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Albanian art

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Title: Albanian art  
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Subject: History of Albania, Albanian diaspora, Albanian epic poetry, Albanian mythology, Albanians
Collection: Albanian Art, Art by Nationality
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Albanian art

Part of a series on
Albanians
Nation
Communities
Balkans
Diaspora
Subgroups
Albanian culture
Albanian language
Dialects
Religion
History

Albanian art has a long and eventful history. Albania, a country of southeastern Europe, has a unique culture from that of other European countries. The Ottoman Empire ruled over Albania for nearly five centuries, which greatly affected the country’s artwork and artistic forms. After Albania's joining with the Ottoman Empire in 1478, Ottoman influenced art forms such as mosaics and mural paintings became prevalent, and no real artistic change occurred until Albanian Liberation in 1912.

Contents

  • After liberation 1
  • Post-World War II and communism 2
  • After communism 3
  • Postmodernist tendencies 4
  • Artists 5
  • Exhibits 6
  • See also 7
  • References 8
  • Further reading 9
  • External links 10

After liberation

It was not until Albania declared independence from the Ottoman Empire did radical artistic change occur. After Albanian liberation in 1912, Albanian art experienced a patriotic renaissance. Artwork that depicted the historical past reached its height in popularity. Likewise, the country’s continued cultural isolation from Western Europe led artists to focus more on national matters. Sculptures of national icons became popular throughout the country. In 1968, Sculptor Odhise Paskali (with help from fellow sculptors Andrea Mana and Janaq Paço) constructed a monument of Skanderbeg, Albania’s national hero, in honor of the 500th anniversary of his death, and it is placed in the center of the capital city of Tirana.

Post-World War II and communism

After World War II, a communist government took rule over Albania, and the artwork that arrived during the communist era reflects its time. Art was censored by the Albanian government and artists were urged to create works that endorsed socialism. During the 1950s and 1960s, the dominant theme of Albanian paintings were the “proletariat,” the backbone of the socialist system. Much of the country's art focused on domestic scenes such as men working in the fields and women feeding chickens. Also landscape scenes were highly popularized by Albanian painters. The Painters Vangjush Mio and Fatmir Haxhiu are most famous for their respective landscape paintings.

After communism

Although Albania left communism for democracy in 1991, scholars currently label Albanian artwork under the category of "socialist realism", for its emphasis on portraying real people and situations. Although much of Albanian artwork is influenced by impressionism and expressionism, it is most realist in its depiction of everyday life. Contemporary Albanian artwork captures the struggle of everyday Albanians, however new artists are utilizing different artistic styles to convey this message. Albanian artists continue to move art forward, while their art still remains distinctively Albanian in content.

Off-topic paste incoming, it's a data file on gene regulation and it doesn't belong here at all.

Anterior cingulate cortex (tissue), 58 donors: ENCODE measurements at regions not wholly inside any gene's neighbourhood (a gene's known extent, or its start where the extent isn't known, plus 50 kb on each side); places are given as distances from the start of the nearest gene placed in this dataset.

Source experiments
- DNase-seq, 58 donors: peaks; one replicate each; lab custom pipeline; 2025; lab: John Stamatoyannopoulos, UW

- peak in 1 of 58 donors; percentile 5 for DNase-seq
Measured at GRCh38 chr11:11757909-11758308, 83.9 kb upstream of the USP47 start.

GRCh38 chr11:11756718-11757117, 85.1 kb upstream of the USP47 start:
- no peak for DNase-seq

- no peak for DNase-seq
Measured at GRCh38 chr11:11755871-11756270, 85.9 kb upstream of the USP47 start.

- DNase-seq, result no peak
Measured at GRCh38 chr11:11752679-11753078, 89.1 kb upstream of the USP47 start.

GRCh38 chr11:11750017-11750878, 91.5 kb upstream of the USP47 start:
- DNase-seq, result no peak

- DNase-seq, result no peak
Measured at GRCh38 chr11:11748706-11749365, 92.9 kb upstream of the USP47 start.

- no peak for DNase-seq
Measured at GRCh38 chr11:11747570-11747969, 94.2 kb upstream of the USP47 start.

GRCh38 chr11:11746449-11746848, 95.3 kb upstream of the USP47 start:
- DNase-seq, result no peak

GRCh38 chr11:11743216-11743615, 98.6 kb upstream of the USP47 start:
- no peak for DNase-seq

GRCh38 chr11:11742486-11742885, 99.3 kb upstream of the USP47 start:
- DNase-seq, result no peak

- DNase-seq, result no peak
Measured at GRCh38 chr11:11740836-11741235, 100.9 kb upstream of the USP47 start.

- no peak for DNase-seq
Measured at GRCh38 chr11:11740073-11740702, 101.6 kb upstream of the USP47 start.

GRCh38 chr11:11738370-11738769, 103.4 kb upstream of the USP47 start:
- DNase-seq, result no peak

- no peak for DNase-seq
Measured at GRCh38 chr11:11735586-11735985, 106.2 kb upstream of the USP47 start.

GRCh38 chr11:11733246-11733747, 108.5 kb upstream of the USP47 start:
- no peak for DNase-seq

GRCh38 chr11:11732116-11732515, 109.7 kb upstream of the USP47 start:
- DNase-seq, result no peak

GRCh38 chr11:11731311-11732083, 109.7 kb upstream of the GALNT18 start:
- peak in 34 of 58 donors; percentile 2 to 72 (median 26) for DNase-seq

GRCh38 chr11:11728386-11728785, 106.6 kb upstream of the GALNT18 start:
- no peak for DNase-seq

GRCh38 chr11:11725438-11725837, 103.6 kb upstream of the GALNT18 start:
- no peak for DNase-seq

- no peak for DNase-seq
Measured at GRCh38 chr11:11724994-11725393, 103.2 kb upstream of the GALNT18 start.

Postmodernist tendencies

Though among Albanian artist post-modernism was fairly recently introduced, there is a number of artists and works known internationally. Among most famous Albanian post-modernist are considered Anri Sala, Sislej Xhafa, and Helidon Gjergji.

First known postmodern tendencies among Albanians are spotted around the 1980s in Kosovo.[1]

The Tirana Biennale is the main contemporary, international art event. Founded in 2001 by Edi Muka, Gezim Qëndro and Giancarlo Politi, it has enjoyed over the years the contribution of many international curators, like Francesco Bonami, Adela Demetja, Massimiliano Gioni, Jens Hoffmann, Hans Ulrich Obrist and Harald Szeemann. Many famous Albanian and foreign Artist are normally invited.[2]

Artists

Other famous contemporary Albanian artists include:

Exhibits

  • 3 December 2005. Balkan Peninsula Exhibit, Metropolitan Museum of Art. New York, NY.

See also

References

  1. ^ Shkëlzen Maliqi, Umelec Magazine
  2. ^ TICA

Further reading

  • Brewer, Bob. My Albania. New York: Lion of Tepelena P, 1992.
  • Halliday, Jon. The Artful Albanian. London: Rowland, 1986.
  • Pollo, Stefanaq, and Arben Puto. The history of Albania: from its origins to the present day. London: Routledge & Kegan Paul, 1981.
  • Winnifrith, Tom. Perspectives on Albania. London: Macmillan, 1992.
  • Muka, Edi. Albania Today. The Time of ironic Optimism. Milan, Politi Editore, 1997.
  • Schwander-Sievers, Stephanie, and Bernd J. Fischer. Albanian Identities. London: Hurst & Company, 2002.

External links

  • Hudhri, Ferit. "Fine Arts in Albania: An Outline of Figurative Art in Albania Over the Centuries." Sustainable Economic Development Agency. 2 December 2005 [1].
  • Institute for Auslandsbeziehungen. 20 November 2005 [2].
  • Alb@rt. 20 November 2005 [3].
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